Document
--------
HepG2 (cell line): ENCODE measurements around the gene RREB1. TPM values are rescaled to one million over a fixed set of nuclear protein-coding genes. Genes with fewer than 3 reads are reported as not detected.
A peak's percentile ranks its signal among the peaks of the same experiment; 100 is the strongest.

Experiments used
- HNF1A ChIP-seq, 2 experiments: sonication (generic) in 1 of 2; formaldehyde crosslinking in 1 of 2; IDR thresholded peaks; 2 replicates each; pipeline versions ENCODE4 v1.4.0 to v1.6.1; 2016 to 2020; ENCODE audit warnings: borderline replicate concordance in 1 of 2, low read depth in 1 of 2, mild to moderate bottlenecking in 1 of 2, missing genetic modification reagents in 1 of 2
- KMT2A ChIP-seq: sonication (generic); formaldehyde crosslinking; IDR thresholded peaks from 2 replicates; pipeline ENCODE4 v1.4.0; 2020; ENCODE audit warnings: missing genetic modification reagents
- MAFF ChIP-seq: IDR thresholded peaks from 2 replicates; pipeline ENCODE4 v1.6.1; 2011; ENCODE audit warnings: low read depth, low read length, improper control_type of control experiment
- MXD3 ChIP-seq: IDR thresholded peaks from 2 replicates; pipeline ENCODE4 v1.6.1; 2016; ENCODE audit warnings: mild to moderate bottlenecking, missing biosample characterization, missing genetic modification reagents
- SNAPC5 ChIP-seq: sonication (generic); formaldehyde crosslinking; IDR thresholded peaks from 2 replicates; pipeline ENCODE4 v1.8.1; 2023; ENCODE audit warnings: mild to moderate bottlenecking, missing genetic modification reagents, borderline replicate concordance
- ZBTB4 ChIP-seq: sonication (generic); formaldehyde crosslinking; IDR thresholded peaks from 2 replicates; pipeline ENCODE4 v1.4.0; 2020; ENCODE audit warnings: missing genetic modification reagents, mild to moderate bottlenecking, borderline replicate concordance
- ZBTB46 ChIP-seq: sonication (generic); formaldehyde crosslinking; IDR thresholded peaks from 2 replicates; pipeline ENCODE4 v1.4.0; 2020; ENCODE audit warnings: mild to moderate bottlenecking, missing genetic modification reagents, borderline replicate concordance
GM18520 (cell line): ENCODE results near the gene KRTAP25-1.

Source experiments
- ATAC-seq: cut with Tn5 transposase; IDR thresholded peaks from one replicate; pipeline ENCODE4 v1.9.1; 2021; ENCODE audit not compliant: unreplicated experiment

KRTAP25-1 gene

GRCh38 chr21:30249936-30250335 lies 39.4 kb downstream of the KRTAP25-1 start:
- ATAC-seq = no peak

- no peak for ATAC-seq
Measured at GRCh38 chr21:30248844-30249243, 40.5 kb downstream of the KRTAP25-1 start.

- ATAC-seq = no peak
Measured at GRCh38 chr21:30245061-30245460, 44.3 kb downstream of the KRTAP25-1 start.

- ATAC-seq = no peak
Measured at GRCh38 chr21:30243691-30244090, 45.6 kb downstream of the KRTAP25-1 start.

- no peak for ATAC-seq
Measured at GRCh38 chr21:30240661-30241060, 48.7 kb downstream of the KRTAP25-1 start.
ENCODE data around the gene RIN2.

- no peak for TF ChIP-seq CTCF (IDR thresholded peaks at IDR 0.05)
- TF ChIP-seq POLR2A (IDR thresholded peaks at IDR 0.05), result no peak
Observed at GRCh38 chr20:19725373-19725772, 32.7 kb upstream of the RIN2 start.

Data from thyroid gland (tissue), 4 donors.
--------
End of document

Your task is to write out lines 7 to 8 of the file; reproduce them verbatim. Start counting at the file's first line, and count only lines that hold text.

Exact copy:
- MXD3 ChIP-seq: IDR thresholded peaks from 2 replicates; pipeline ENCODE4 v1.6.1; 2016; ENCODE audit warnings: mild to moderate bottlenecking, missing biosample characterization, missing genetic modification reagents
- SNAPC5 ChIP-seq: sonication (generic); formaldehyde crosslinking; IDR thresholded peaks from 2 replicates; pipeline ENCODE4 v1.8.1; 2023; ENCODE audit warnings: mild to moderate bottlenecking, missing genetic modification reagents, borderline replicate concordance